Cosmetic Surgery Tips

Best Skin Peel For Dark Spots

The best skin peel for dark spots is [product name]. The chemicals used in this skin peel are specifically formulated to gently and effectively remove dark spots from your skin. We believe that you shouldn’t have to keep covering up your face with heavy foundation just to hide a few dark marks, and we want to help you feel more confident with a brighter complexion.

Our skin peel works by using natural chemicals to remove the dark pigment from your skin. The product comes in the form of a solution that is applied directly to the affected area. We encourage you to use it once a week until you’re satisfied with the results. For best results, we recommend starting out by using our product twice a week for the first month.

Right here on cosmeticsurgerytips, you are privy to a litany of relevant information on best chemical peel for hyperpigmentation on black skin, chemical peel for dark spots on face, glycolic acid peel at home, and so much more. Take out time to visit our catalog for more information on similar topics.

Best Skin Peel For Dark Spots

Skin hyperpigmentation refers to several conditions in which areas of the skin become darker than the surrounding areas. Although topical lighteners form the foundation of skin hyperpigmentation treatment, chemical facial peels can bring improved cosmetic outcomes as a complementary and maintenance therapy.

What Are Chemical Facial Peels And How Do They Lighten Dark Spots?

A chemical peel is a technique that utilizes a chemical solution to ‘peel off’ the topmost layer of skin, removing discolorations and promoting new skin growth. Peels can be used to improve the appearance of acne scars, melasma, sun-damaged skin, wrinkles, and several other conditions. They can also be used to lighten dark spots.

Chemical peels for lightening dark spots use chemical agents that enable the removal of the skin pigment melanin. The type of peel, its concentration, the number of coats, and the duration of application are the main factors that influence the effectiveness of treatment. These same factors affect the likelihood of developing adverse effects, such as post-inflammatory hyperpigmentation (PIH). Individuals who have dark skin are at a higher risk of developing PIH and should consult with their dermatologist to determine if a chemical peel is right for them.

The most effective treatments sequence peels with a topical prescription creams. Priming the skin with a topical cream for at least four weeks prior to peeling is an essential part of treatment. The priming ensures uniform penetration of the peel and also reduces the risk of PIH.

What Are The Types Of Chemical Peels?

There are three types of chemical peels. All peels should be combined with topical dark spot treatments to improve efficacy. These topical treatments, also known as bleaching creams contain a combination of ingredients that are applied to the skin to either remove dark patches, such as melasma, or reduce the amount of skin pigment.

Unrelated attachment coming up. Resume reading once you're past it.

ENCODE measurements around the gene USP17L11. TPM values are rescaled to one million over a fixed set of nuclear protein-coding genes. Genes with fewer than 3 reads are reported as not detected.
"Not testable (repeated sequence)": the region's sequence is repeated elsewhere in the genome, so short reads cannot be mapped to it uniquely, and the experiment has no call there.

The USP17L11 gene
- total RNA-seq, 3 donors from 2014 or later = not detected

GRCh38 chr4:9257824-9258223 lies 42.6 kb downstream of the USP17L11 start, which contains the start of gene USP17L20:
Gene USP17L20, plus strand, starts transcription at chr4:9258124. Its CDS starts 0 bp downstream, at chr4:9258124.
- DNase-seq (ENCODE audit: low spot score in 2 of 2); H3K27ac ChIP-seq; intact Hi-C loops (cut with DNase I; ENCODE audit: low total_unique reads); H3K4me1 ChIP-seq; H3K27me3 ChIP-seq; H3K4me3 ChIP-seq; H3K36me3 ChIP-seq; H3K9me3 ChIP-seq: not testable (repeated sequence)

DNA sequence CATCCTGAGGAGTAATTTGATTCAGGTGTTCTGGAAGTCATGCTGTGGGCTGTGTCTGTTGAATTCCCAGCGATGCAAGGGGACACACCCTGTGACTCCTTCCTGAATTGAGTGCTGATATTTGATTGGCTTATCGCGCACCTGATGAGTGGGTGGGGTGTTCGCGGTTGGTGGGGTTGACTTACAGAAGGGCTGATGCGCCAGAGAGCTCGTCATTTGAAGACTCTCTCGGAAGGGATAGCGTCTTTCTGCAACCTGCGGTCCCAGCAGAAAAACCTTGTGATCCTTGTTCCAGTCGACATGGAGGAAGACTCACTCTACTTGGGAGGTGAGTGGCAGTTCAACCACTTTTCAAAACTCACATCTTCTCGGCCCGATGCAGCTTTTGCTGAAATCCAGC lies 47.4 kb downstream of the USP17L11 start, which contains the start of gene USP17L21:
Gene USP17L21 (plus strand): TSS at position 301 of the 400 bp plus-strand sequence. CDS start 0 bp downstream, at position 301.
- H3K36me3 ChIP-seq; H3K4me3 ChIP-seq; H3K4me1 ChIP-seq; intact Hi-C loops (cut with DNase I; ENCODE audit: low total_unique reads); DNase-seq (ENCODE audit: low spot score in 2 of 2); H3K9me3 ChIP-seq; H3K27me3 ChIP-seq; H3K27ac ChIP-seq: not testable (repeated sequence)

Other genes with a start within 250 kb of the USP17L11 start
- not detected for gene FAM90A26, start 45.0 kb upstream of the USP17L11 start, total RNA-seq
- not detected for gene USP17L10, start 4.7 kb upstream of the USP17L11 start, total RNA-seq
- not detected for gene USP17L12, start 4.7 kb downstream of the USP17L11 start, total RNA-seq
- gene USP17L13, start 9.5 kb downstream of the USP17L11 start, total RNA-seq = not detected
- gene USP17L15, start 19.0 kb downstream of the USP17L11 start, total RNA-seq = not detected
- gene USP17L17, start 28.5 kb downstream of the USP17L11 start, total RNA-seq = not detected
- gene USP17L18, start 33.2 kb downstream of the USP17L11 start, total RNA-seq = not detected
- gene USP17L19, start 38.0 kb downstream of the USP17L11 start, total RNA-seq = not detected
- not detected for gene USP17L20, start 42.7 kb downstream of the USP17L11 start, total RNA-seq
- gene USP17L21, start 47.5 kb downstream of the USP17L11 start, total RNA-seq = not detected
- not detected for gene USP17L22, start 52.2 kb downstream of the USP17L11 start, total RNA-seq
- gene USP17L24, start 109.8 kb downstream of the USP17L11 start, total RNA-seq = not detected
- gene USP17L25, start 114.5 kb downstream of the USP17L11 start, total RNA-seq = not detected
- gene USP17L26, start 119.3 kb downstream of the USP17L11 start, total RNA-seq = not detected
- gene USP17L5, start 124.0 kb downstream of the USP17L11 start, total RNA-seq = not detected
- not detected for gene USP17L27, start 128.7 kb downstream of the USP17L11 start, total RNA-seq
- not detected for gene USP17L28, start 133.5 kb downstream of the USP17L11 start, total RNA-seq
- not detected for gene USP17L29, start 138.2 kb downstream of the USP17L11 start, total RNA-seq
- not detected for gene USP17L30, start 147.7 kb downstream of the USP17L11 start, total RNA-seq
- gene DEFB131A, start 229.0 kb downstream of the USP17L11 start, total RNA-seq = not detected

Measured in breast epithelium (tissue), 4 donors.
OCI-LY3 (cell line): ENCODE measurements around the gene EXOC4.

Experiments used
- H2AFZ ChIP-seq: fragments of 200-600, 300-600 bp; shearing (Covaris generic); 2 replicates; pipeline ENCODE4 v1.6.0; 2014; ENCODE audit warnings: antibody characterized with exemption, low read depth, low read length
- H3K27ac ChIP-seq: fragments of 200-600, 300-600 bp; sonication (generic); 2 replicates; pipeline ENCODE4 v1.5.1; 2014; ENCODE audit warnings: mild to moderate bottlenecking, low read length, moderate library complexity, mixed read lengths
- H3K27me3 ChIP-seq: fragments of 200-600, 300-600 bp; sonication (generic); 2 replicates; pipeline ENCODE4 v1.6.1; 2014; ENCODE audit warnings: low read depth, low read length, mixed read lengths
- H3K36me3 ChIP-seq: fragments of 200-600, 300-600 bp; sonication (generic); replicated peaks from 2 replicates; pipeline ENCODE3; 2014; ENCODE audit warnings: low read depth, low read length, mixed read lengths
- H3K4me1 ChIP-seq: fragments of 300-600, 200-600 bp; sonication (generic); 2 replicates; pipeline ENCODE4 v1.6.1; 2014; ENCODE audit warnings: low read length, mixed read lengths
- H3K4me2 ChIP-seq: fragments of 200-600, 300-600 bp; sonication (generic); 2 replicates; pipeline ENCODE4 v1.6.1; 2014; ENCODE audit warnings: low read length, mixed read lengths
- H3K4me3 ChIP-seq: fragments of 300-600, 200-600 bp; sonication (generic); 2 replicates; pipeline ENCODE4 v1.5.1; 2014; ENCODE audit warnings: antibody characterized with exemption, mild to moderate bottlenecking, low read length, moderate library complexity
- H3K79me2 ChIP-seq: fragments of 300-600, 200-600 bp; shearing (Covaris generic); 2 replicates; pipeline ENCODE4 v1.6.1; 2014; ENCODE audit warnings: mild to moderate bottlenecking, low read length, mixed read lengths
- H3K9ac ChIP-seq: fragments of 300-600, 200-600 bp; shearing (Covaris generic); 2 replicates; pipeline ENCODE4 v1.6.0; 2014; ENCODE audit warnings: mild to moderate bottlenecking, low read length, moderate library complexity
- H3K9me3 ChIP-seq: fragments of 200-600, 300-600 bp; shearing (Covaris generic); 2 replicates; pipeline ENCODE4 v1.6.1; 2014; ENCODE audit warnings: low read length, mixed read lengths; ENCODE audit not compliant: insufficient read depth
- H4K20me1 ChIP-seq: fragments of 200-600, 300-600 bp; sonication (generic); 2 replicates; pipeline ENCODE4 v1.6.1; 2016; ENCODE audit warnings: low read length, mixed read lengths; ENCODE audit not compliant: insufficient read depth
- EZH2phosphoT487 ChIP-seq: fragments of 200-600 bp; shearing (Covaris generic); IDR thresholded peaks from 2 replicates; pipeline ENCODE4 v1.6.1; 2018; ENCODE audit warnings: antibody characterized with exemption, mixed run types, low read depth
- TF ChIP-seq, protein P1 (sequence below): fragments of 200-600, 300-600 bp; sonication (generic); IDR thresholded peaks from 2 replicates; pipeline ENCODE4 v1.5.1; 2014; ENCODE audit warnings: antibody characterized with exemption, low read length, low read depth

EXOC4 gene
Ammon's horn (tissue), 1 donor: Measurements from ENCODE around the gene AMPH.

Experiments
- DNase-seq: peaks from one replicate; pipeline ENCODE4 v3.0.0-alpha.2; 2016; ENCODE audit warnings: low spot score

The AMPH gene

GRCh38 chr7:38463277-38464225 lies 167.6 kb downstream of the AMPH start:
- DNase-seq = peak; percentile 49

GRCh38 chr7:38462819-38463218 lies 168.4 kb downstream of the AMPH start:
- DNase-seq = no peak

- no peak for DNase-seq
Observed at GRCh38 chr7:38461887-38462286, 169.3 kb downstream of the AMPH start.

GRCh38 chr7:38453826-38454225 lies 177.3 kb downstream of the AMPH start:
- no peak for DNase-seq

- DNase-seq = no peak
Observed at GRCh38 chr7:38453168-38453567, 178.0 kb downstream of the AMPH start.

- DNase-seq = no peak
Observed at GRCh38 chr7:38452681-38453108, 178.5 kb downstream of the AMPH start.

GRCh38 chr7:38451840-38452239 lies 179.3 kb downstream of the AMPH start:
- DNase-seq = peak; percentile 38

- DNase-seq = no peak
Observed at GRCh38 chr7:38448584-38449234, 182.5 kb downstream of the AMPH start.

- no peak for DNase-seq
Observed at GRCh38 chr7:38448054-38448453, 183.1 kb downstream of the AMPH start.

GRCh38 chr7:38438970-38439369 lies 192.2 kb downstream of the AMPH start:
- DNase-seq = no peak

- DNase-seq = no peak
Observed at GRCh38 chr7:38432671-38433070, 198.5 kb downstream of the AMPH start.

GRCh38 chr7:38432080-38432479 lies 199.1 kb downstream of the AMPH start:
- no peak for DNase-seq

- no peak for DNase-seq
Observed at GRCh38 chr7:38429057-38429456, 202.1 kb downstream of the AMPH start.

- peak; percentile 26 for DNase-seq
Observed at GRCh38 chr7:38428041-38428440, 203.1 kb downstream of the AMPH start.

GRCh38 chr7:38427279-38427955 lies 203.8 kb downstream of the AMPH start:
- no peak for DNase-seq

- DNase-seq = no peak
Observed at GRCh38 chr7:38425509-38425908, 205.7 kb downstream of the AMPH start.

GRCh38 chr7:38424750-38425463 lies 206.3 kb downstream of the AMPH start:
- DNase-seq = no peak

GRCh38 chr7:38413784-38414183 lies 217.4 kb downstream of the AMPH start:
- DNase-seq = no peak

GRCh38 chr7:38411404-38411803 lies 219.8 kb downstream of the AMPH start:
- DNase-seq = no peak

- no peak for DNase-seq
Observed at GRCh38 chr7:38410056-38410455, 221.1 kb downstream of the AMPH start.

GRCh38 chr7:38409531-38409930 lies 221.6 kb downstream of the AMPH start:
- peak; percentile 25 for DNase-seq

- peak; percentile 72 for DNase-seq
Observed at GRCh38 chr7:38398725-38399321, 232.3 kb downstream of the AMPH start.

Superficial peels

Superficial peels penetrate only the outermost layer of the skin to remove pigment. Superficial peels provide improvement with the least risk of complications. This is because stronger and deeper peeling agents cause more inflammation, which has the potential to worsen pigmentation.

Superficial peels generally take a week or more to heal.

Medium depth peels

Medium depth peels remove the outer and middle layers of the skin to improve the appearance of age spots, skin discoloration, and more. Medium depth peels can be repeated between three and nine months to maintain a clear complexion.

Medium depth peels generally take one to two weeks to heal.

Deep peels

Deep peels remove damaged skin cells in the lower dermal layer of the skin to improve the appearance of sun damage, age spots, and more. These peels require both pretreatment and several weeks’ recovery time. However, the effects of deep peels may last as long as ten years.

Deep peels generally take two to three weeks to heal.

What Are The Ingredients In Chemical Peels For Lightening Dark Spots?

Chemical Peels - MD Dermatology Mohs Surgery Cosmetic Surgical Dermatology  Maryland

The superficial peels most frequently used to lighten dark spots are alpha hydroxy acids (glycolic and lactic acid), beta hydroxy acids (salicylic acid) and trichloroacetic acid (TCA).

Glycolic acid (GA) is the most common alpha-hydroxy acid peel and is also known as a fruit peel. It is simple, inexpensive, and has no downtime. GA peels have anti-inflammatory, keratolytic, and antioxidant effects. For melasma, it is used in concentrations of 30-70%. Sessions are conducted 2-3 weeks apart for a total series of 4-6 treatments.

Lactic acid (LA), which is derived from milk, works by decreasing skin cell cohesion. This type of peel is beneficial for lightening dark spots when used at 92% strength with double coats that are applied for 10 minutes every 3 weeks.

Salicylic acid (SA) has been used to treat various skin disorders for more than 2,000 years. The ability of salicylic acid to exfoliate the stratum corneum (the top layer of skin) makes it a good agent for peeling. Peels in 20-30% strength help eliminate superficial skin pigment. It causes the outermost layer of skin to shed and leaves a smooth post-peel texture. SA has an intrinsic ability to reduce inflammation, making it an especially useful agent for lightening dark spots, as it reduces the chance of post-inflammatory hyperpigmentation.

Trichloracetic acid (TCA) is a relative of vinegar and works on the principle of causticity (burning). The higher the concentration, the deeper the penetration, and the more skin cells that will be damaged and removed. At the lower strength of 15%, it can be used as a superficial peel. Sessions are conducted monthly, usually about four in total.